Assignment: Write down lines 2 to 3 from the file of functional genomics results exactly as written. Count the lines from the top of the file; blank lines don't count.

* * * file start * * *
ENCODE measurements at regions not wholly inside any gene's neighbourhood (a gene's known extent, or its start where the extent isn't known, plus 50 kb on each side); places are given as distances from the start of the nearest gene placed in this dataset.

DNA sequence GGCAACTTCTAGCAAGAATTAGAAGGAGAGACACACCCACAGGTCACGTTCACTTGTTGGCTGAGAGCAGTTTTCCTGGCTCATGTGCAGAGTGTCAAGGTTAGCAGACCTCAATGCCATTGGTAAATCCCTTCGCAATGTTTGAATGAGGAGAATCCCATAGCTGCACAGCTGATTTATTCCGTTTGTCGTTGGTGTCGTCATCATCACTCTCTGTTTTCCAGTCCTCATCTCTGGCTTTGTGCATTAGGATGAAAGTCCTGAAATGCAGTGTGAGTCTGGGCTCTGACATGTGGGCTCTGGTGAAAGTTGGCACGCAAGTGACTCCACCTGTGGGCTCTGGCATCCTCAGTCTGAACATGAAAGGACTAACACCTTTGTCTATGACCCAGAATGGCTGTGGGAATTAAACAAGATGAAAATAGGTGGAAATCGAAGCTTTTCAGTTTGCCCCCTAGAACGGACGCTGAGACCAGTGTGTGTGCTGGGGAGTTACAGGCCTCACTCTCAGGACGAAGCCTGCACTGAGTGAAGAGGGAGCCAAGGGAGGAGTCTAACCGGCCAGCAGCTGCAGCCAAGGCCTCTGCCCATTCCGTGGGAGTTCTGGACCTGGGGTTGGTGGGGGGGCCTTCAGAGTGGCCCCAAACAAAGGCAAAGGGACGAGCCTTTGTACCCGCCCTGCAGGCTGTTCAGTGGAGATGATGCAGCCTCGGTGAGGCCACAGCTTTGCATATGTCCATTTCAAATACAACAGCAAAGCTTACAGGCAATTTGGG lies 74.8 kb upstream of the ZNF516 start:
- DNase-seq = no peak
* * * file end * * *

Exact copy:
DNA sequence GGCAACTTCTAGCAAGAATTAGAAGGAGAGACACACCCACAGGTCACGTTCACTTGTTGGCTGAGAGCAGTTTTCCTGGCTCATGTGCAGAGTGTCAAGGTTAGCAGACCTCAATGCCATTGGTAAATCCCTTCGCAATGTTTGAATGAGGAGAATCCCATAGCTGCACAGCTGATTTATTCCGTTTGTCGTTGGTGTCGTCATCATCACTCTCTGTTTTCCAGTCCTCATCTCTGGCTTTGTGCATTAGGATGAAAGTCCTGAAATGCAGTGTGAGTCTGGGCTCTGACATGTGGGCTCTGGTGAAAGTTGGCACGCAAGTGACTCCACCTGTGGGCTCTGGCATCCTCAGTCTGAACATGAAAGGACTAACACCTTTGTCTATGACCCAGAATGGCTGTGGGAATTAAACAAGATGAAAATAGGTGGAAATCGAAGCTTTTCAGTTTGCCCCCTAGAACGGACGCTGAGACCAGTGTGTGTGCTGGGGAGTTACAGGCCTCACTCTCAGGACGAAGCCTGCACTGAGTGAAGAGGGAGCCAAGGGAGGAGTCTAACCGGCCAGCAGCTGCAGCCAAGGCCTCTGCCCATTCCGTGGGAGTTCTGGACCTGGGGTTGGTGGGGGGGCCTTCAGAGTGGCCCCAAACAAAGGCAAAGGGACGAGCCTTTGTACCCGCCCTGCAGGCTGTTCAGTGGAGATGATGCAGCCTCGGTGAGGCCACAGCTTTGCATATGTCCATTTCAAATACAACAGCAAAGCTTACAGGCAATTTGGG lies 74.8 kb upstream of the ZNF516 start:
- DNase-seq = no peak